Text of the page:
This bout would achieve an audience number of 39.4% in the Kanto region, another of the highest ever in Japan, and like the Tanaka Vs Kimura bout it would live up to all the expectations with high tempo action, heavy shots landed by both and very little to split the men, both of whom were looking worse for wear at the end of the bout. This would be another winner of the Japanese Fight of the Year award.
Takanori Hatakeyama (23-1-2, 18) vs Hiroyuki Sakamoto (35-4, 25)
October 11th 2000-Yokohama, Kanagawa, Japan
In 2000 Japanese fight fans had another all-Japanese Fight of the Year as WBA Lightweight champion Takanori Hatakeyama and Hiroyuki Sakamoto beat the ever living snot out of each other in a bloody, violent, thrilling clash. Hatakeyama was the champion going into the bout, he enjoying his second reign as a world champion having previously held the WBA Super Featherweight title, and had won the Lightweight belt in brilliant fashion stopping Gilberto Serrano, with this being his first defense. Sakamnoto had lost two other world title fights, including one to Serrano, but had won the OPBF and Japanese titles. This was mostly an inside war fought between two men who did not want to hear the final bell.
As mentioned this was a Japanese Fight of the Year and seemingly took a lot out of both men. Neither man would go on to score a win of note, and in fact between them the only real good result was a draw in 2001 between Hatakeyama and Rick Yoshimura. This fight essentially ruined both men.
Kazuto Ioka (9-0, 6) Vs Akira Yaegashi (15-2, 8)
June 20th 2012-Bodymaker Colosseum, Osaka, Osaka, Japan
Almost 20 years after the brilliant Yakushiji/Tatsuyoshi bout we had the first true unification bout, as WBC Minimumweight champion Kazuto Ioka faced off with WBA champion Akira Yaegashi. The bout was a brilliant contest with a combination of skills and heart, with Yaegashi fighting through badly swollen eyes for much of the fight and managing to drag Ioka into his fight. Ioka always looked like the guy with more rounded skills, and speed, but Yaegashi's heart, determination and sheer will to win made this into a fantastic bout. It managed to give us some of the best rounds of the year and was another of the All-Japanese world title bouts to be awarded the Japanese Fight of the Year.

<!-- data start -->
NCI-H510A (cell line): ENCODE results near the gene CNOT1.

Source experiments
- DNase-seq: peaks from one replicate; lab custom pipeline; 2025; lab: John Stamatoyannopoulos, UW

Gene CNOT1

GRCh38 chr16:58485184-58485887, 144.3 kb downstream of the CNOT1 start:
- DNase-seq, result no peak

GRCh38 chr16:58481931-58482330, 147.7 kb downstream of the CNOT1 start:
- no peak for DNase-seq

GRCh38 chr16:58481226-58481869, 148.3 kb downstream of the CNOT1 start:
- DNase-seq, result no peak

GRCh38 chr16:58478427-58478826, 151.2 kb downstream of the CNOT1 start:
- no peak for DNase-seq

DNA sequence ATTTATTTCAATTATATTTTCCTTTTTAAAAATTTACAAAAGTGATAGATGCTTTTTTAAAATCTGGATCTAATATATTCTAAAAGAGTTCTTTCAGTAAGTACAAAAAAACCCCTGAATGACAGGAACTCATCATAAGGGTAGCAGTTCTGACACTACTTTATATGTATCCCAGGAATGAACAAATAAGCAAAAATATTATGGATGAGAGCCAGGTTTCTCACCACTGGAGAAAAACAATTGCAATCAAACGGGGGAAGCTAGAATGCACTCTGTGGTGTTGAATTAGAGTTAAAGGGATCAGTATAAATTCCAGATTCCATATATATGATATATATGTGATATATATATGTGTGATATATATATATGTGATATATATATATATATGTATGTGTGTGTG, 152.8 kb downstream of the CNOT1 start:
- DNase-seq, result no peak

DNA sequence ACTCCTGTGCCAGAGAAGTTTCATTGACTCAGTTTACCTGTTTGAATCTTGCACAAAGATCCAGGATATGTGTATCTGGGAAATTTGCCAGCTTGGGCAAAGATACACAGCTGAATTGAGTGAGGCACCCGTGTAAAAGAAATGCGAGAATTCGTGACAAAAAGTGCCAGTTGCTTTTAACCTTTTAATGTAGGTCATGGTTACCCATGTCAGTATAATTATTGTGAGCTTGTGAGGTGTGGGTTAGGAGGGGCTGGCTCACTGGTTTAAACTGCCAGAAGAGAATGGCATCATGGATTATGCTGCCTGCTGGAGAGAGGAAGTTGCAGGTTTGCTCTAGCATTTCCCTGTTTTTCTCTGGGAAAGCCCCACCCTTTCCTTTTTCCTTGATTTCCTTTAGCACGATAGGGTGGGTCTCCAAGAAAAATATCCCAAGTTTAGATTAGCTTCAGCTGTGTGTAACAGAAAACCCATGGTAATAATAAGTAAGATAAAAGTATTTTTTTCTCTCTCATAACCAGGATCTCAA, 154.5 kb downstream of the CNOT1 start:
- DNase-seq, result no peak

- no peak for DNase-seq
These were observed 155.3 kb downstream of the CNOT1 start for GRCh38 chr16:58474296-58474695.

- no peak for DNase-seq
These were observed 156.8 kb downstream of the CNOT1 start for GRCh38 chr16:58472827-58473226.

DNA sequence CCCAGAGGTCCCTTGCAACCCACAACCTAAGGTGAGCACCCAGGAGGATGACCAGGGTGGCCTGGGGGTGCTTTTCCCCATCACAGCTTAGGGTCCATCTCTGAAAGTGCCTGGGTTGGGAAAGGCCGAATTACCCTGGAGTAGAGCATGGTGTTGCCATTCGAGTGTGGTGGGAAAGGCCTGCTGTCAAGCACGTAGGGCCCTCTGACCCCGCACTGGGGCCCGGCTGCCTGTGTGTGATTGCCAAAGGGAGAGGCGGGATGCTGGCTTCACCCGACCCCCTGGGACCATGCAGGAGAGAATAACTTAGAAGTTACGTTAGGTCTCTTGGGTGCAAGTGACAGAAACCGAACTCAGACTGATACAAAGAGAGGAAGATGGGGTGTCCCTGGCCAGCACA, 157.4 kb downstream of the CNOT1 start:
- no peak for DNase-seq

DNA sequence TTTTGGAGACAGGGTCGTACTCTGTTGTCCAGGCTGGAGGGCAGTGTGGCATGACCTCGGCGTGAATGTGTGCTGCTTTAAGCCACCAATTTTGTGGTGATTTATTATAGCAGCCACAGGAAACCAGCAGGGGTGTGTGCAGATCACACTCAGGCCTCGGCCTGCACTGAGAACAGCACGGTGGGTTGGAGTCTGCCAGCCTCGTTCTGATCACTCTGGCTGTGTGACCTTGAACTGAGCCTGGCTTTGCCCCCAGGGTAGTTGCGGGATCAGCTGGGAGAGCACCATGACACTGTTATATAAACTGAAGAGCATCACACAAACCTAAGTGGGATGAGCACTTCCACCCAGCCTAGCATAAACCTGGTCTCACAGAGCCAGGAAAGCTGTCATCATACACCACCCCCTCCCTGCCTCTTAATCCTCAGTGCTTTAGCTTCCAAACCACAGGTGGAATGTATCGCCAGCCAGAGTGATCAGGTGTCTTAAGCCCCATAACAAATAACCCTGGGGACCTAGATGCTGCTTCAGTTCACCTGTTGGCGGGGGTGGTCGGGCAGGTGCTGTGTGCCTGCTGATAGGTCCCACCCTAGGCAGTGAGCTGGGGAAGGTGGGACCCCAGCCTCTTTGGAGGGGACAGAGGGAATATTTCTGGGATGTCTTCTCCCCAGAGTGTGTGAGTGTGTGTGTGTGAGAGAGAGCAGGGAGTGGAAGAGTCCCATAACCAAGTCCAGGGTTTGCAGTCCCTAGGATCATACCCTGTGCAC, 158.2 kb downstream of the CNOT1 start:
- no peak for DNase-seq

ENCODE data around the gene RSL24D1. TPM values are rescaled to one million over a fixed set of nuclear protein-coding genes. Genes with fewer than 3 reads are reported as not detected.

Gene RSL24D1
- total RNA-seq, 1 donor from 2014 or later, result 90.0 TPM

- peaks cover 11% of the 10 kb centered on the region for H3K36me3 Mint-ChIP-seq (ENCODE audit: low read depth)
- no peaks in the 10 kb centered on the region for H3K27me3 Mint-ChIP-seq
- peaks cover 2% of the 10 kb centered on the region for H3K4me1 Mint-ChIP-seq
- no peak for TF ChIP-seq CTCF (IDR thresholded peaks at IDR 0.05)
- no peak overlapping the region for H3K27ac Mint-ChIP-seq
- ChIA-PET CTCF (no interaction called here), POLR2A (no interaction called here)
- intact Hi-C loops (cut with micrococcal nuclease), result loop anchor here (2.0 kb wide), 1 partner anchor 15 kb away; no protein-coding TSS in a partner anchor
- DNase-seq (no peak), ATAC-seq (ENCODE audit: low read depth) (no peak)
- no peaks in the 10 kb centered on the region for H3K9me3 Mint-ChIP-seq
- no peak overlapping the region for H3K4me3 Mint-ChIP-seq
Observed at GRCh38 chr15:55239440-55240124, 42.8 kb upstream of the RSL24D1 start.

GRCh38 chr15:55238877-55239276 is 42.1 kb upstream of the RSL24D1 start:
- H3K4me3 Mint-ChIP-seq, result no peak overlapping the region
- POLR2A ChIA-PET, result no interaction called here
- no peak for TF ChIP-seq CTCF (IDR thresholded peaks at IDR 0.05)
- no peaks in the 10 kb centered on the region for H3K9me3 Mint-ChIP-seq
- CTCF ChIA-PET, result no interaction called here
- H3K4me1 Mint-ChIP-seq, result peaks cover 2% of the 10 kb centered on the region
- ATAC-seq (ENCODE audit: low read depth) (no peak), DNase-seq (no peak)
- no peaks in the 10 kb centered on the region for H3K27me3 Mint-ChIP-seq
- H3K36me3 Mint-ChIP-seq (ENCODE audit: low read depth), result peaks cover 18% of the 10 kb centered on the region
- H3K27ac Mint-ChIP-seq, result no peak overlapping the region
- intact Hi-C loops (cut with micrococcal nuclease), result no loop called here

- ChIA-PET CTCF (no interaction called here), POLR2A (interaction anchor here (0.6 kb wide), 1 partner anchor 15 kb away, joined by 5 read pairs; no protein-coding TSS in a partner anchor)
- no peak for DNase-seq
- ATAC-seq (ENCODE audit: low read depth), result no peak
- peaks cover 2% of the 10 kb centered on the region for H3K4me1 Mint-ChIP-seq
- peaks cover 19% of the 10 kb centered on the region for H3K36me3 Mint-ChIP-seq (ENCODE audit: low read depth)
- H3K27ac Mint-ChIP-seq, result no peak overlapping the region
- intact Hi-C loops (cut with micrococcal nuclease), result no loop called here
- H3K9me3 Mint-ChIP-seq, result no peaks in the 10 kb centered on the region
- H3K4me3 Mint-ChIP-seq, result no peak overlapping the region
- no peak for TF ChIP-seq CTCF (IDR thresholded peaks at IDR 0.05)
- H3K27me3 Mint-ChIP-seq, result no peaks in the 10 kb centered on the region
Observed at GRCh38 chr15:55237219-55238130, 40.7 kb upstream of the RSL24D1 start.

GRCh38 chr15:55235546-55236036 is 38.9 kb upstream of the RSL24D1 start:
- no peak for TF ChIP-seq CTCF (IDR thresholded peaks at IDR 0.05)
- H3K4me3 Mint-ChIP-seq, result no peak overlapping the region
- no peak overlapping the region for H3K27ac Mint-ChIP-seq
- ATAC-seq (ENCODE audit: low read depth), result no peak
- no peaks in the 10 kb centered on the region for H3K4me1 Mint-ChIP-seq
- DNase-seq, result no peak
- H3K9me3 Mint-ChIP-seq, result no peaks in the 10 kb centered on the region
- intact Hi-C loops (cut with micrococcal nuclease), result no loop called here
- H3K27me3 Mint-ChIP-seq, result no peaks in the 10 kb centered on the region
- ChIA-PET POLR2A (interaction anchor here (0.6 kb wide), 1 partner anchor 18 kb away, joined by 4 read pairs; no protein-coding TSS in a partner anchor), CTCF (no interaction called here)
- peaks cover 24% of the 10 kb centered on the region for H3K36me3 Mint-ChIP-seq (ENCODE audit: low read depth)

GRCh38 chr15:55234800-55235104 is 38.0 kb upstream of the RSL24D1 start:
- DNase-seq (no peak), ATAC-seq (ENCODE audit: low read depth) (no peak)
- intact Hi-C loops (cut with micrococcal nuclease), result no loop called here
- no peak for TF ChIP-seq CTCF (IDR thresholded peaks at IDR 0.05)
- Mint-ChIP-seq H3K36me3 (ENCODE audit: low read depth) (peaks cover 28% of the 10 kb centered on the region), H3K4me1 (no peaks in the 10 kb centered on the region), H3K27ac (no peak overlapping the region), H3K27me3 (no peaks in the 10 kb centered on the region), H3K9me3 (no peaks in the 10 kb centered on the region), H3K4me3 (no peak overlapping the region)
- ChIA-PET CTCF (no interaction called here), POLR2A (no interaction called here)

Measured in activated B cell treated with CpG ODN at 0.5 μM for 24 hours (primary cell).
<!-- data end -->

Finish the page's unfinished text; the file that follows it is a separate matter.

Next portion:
In the years since this bout both men have moved through the weights, with both claiming world titles at Light Flyweight and Flyweight, and now, remarkably, both are competing at Super Flyweight as they look to become 4-weight champions.
It's worth noting that there has been a lot All Japanese title bouts than we've covered. These range from the controversial, such as Daisuke Naito's bout with Daiki Kameda, to the frankly massive contest between Daisuke Naito and Koki Kameda which got a ridiculous 43.1% audience share. They also include other Japanese fights of the year, such as Takashi Uchiyama's bout with Daiki Kaneko.
Amazingly there has only ever been one all-Japanese world title fight to end in the first round, and that was the second bout between Masamori Tokuyama and Katsushige Kawashima. Interestingly the trilogy between Tokuyama and Kawashima saw Tokuyama win 2-1 taking decisions in both of his wins. Amazingly there has only ever been 1 draw in an all Japanese world title fight, that came in 2001, in the aforementioned bout between Takenori Hatakeyama and Rick Yoshimura.
For those who care about TV numbers all 3 of the high rating bouts were screened on TBS.
Thinking Out East
With this site being pretty successful so far we've decided to open up about our own views and start what could be considered effectively an editorial style opinion column dubbed "Thinking Out East" (T.O.E).